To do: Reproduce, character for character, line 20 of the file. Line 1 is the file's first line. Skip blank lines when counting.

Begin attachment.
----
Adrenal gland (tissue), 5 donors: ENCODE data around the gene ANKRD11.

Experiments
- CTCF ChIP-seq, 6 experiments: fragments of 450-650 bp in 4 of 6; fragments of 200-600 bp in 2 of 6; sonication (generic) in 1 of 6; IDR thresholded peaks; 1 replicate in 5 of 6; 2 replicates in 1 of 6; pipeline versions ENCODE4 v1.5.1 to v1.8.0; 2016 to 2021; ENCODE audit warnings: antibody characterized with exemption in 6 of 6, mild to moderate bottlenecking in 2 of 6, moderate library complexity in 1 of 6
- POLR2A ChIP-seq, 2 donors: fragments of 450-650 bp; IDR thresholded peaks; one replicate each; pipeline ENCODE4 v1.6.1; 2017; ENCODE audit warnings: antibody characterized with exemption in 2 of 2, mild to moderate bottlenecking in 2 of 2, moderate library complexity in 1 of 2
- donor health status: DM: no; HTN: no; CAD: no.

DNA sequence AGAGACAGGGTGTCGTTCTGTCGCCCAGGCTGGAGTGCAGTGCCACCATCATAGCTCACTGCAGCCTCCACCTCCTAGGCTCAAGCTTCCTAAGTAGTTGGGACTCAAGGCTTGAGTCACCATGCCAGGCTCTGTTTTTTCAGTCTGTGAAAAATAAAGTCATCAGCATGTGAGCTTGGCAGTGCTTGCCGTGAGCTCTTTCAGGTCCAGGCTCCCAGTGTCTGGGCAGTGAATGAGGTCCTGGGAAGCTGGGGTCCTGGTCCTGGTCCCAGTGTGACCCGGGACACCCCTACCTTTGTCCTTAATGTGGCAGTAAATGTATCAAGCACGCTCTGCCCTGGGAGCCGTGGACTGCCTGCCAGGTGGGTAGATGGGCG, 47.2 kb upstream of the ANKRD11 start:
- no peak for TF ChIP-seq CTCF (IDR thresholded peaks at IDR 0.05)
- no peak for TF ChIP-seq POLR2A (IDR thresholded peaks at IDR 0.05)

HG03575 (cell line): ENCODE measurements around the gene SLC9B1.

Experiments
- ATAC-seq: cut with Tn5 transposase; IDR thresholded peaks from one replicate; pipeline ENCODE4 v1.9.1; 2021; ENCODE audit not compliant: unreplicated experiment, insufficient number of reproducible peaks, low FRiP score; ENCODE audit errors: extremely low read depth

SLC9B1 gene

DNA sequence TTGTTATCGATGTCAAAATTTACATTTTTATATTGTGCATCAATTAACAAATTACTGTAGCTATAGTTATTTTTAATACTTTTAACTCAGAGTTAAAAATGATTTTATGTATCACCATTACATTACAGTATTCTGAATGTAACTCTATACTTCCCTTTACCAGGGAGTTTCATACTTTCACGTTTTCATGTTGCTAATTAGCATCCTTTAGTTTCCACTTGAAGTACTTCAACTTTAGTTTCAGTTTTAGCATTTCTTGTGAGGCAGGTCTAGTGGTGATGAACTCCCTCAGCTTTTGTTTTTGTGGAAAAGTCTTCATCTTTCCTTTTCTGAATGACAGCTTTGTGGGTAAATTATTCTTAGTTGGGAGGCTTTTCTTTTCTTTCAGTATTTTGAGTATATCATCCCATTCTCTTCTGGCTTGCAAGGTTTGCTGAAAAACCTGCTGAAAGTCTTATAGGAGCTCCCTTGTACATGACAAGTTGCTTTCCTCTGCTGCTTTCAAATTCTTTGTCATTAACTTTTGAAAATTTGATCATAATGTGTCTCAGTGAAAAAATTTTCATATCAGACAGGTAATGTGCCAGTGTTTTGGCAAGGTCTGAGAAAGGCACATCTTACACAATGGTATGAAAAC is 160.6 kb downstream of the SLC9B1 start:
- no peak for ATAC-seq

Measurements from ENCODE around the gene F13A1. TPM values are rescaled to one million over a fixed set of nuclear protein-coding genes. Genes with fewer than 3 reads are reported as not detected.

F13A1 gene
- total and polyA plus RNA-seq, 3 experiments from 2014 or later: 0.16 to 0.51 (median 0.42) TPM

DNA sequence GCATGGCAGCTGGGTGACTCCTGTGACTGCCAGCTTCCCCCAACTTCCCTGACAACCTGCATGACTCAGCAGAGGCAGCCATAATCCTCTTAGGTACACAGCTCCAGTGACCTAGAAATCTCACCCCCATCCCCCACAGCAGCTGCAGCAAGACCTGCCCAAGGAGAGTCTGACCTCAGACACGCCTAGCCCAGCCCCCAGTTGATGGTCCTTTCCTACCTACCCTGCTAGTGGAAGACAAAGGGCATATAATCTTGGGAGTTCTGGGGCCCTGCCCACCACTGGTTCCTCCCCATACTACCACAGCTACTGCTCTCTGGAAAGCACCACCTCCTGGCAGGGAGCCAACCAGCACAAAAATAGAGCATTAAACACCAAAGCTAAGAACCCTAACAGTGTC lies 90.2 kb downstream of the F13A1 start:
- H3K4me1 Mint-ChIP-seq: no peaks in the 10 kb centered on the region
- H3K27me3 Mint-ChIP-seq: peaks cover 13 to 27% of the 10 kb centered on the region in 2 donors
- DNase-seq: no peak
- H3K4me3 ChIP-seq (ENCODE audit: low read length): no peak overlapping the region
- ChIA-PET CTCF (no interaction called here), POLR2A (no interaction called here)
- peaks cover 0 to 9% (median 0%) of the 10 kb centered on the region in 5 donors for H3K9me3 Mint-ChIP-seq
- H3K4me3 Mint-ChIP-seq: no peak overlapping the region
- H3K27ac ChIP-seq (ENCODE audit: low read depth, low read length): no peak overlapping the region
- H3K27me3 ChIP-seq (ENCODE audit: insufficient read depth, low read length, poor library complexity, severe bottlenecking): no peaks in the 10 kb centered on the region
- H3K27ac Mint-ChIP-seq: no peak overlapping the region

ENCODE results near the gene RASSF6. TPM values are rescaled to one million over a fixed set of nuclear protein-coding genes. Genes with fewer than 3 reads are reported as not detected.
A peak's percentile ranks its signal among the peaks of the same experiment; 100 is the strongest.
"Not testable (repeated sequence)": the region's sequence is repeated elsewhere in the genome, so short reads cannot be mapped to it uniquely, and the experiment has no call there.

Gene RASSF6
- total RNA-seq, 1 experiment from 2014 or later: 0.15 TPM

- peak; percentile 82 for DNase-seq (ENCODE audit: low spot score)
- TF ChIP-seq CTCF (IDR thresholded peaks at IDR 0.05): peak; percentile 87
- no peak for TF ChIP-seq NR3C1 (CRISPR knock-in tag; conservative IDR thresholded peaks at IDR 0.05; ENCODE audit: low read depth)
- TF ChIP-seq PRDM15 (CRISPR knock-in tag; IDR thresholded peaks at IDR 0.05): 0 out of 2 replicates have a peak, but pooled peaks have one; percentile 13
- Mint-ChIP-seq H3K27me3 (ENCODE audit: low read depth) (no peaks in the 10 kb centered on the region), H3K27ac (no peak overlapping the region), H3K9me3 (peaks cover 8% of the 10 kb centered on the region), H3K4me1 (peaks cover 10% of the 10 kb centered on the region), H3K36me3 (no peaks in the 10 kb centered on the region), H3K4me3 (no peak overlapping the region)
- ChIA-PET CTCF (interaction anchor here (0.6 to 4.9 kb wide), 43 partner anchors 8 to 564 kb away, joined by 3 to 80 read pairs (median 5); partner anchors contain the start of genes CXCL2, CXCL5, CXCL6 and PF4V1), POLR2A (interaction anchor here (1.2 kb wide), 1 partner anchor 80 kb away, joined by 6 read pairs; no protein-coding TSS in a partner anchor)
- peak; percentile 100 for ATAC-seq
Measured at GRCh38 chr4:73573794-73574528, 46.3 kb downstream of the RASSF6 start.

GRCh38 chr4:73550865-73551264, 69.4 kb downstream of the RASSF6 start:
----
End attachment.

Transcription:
- H3K27me3 Mint-ChIP-seq: peaks cover 13 to 27% of the 10 kb centered on the region in 2 donors